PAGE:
movement is challenging

Being a transient/nomad/wanderer — whatever you want to call it — isn’t all it’s cracked up to be.  I think I can speak as an expert, currently living in my 4th zip code in the past 12 months, with the two months prior to that being out of the country!  There are upsides to it, to be sure, but what brings me to blog today are challenges!

What’s striking me today as a rough part of jumping from place to place (to place) is having so many people I love scattered so far away from me, and what that means for my sense (or lack of) cohesive community.  Virtually every time I want to visit a friend or family member, it’s a “trip,” which usually means some sort of planning in advance, doesn’t happen very frequently for a repeat trip, and most likely means an overnight stay with whomever I’m visiting (unless I’m visiting multiple people in one place — which happens sometimes — but I still have to stay somewhere).

I’ve been lucky enough to keep pretty good connections with my family and with friends I’ve met in past stops along my journey, via telephone and letter writing, but there’s something special that happens in the presence of another that seems (at least for me) to rejuvenate more deeply the bond I have with the other.  I love all these people very much — that’s part of why I make the effort to stay in touch with them — but if I had my way, I’d love to pack us all up and set us down in one place, able to enjoy cookouts and hikes and movies and festivals together at a moment’s notice and still be able to head back to our own beds at the end of the day.

Every time you live in a place, you start setting down roots.  And every time you leave, you may keep some of those connections, but you have to virtually start over again.  And I’m getting tired.  I don’t know where I want to set down my final roots, which is part of the challenge, but it’s getting exhausting having to reboot myself every few months.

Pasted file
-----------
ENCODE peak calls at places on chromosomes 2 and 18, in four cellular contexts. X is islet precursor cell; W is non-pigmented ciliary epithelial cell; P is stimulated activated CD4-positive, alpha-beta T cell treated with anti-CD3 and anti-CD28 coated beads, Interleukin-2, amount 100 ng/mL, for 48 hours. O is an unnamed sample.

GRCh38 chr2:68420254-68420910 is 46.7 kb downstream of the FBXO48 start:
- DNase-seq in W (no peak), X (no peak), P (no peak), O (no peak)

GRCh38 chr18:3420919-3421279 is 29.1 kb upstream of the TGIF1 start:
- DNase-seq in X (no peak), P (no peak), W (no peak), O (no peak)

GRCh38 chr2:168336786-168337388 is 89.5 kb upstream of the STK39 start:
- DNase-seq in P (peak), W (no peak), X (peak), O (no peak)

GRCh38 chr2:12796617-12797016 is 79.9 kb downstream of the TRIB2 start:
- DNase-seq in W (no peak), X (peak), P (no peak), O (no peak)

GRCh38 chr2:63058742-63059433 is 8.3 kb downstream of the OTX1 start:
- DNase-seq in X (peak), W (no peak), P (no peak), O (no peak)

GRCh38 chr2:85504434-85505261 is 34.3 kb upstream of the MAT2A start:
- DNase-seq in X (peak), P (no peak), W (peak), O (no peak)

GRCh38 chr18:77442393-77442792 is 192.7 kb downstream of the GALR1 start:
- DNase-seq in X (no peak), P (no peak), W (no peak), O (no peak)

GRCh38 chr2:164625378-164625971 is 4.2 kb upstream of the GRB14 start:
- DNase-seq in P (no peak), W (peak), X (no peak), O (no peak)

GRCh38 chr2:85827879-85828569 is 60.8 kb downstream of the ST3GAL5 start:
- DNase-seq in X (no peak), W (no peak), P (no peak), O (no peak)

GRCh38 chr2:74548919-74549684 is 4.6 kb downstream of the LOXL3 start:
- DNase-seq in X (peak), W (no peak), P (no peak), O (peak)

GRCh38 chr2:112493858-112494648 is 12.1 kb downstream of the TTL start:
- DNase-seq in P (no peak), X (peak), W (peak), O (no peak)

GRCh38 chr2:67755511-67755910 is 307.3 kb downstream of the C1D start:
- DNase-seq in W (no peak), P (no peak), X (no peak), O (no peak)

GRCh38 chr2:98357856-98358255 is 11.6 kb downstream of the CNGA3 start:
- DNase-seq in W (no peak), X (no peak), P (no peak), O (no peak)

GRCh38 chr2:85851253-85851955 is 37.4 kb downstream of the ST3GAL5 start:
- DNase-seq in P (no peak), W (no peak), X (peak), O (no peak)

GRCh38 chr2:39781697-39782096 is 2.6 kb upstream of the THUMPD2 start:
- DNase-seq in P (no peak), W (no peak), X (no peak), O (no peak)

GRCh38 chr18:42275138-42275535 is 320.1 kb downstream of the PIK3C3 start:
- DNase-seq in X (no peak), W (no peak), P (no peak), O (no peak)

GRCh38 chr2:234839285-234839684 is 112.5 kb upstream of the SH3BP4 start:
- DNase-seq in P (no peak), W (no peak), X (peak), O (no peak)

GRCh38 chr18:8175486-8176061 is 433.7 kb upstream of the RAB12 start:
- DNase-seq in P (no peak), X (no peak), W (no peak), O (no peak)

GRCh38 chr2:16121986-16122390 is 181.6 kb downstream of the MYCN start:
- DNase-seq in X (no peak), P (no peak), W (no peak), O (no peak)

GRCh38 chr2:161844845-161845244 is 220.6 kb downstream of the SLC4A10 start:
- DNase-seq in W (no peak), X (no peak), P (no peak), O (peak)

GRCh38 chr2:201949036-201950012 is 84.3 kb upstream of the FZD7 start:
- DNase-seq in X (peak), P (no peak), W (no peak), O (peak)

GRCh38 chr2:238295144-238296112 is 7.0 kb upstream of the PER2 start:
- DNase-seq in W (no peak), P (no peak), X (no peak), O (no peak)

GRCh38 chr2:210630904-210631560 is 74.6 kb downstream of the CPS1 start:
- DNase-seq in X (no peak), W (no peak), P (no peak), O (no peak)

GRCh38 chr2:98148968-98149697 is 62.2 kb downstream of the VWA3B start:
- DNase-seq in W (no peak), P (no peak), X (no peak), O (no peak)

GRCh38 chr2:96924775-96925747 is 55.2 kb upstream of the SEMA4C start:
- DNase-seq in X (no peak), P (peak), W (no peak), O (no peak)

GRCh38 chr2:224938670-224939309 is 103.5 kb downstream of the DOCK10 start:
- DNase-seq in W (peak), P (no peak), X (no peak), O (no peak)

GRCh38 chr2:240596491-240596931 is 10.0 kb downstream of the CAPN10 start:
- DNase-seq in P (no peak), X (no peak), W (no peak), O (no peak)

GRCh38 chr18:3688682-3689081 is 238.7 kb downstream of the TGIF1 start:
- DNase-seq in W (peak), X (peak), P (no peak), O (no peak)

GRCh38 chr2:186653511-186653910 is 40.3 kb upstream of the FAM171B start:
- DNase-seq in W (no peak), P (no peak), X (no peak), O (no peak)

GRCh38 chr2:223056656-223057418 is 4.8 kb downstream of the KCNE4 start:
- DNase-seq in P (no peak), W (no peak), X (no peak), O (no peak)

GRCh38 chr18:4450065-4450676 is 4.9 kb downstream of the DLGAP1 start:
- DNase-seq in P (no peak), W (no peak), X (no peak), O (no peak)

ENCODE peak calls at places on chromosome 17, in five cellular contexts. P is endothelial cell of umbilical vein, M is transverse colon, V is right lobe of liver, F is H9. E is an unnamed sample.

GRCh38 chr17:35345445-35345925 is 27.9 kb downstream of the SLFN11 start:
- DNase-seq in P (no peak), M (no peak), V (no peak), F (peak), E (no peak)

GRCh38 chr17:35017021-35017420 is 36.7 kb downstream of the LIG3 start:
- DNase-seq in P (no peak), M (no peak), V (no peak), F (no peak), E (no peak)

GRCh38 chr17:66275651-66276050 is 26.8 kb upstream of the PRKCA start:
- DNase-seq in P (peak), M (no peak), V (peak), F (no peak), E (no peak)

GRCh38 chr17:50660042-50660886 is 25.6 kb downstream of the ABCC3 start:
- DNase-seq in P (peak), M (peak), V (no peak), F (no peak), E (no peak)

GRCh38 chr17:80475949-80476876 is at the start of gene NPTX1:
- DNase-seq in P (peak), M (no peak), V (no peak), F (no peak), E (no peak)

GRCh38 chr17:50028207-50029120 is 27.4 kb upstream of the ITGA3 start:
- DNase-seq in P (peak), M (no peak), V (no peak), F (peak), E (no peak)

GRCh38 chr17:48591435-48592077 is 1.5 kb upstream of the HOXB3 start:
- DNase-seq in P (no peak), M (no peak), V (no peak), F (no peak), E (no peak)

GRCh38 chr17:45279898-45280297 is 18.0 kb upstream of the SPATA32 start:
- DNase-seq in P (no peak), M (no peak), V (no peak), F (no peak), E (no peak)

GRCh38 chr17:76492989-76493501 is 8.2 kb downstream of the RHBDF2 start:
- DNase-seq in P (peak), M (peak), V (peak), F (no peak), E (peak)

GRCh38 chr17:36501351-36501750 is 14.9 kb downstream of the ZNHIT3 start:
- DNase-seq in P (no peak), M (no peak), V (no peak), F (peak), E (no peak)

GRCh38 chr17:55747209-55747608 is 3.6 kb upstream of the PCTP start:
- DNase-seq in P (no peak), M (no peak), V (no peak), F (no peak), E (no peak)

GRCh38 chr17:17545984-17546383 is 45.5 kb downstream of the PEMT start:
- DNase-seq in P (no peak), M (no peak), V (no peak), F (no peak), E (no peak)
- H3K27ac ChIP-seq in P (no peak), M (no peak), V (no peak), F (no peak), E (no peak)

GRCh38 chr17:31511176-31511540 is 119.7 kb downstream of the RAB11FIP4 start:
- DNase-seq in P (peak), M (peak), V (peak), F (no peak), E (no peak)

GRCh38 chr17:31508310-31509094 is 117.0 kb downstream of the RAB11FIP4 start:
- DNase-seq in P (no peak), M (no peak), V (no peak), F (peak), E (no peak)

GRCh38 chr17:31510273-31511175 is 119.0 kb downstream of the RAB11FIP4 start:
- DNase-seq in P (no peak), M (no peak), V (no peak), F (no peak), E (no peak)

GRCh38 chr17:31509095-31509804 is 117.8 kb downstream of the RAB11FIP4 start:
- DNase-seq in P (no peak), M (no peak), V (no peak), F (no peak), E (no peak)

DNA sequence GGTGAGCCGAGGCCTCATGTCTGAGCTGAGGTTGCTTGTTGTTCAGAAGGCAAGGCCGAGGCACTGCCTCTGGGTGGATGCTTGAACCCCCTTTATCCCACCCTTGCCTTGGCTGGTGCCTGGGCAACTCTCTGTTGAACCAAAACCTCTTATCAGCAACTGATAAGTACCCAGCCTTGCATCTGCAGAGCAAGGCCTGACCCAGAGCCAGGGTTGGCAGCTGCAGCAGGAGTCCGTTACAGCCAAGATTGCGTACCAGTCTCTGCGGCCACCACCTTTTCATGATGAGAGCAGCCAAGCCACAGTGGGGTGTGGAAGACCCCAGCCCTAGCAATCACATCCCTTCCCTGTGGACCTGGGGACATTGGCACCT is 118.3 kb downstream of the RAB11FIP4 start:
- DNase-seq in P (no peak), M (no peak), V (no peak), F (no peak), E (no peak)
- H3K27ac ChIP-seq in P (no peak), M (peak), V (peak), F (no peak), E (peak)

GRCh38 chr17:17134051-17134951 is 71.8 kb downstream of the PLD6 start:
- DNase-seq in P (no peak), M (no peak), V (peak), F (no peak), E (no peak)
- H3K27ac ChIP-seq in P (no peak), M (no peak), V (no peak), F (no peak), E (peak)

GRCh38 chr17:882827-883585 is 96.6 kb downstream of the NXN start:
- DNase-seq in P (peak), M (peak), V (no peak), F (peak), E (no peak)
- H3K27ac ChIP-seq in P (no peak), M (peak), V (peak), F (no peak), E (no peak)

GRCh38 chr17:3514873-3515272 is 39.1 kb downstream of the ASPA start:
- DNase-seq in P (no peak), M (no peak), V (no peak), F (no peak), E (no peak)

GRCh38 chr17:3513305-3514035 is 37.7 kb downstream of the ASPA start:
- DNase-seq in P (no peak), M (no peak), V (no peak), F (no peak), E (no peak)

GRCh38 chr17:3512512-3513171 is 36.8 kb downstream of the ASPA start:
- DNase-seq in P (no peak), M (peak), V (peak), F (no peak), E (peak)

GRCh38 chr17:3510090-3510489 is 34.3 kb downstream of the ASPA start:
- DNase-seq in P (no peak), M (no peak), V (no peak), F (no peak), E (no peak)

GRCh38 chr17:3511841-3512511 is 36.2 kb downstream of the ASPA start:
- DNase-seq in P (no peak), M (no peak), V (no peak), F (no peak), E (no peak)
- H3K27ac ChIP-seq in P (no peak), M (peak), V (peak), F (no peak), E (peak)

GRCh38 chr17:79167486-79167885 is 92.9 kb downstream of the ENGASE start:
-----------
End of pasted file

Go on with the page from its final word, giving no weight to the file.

And I know this can’t just be just.  My generation is probably the most transient yet, and this wears on a person.  I may be taking it to an extreme lately, but any amount of restarting is challenging.  And part of the problem is that because everyone else is so transient, too, it’s hard to plop yourself into much of a meaningful group once you get to a new place because there hasn’t been enough time for one to form yet (not always, but in many instances)!  Instead, our generation seeks community online or isolates oneself in front of the TV, a book, or any other way they can find.

I do think my moving all around has given me some perspective, but when I finally plug myself into a community that I will want to engage and connect with, will I have enough energy left to use all the experiences I’ve been through to get there?  I guess I’ll see!… One day c:

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2 Responses to movement is challenging

  1. jason says:

    Good post. I think I’ve taken a different tact and tried to stay in one place as long as I can. Somedays, I’m not sure it is any less exhausting as I have to mend relationships and navigate the politics that seem to arise in long projects.

  2. brian says:

    hey eric, i wrote a similar article on my blog about a month or so ago, and I feel you. moving around so much, saying goodbyes…it’s both taxing and unsustainable. I’m ready to find some place long term I think.

    In other news, I’ve been hearing all about the Enneagram, it’s what everybody here is all about (at the Center for Action and Contemplation). Richard Rohr has been a big proponent of it in the States. What’s your number? I’m a 2 or a 4, I can’t quite decide which I’m stronger of.

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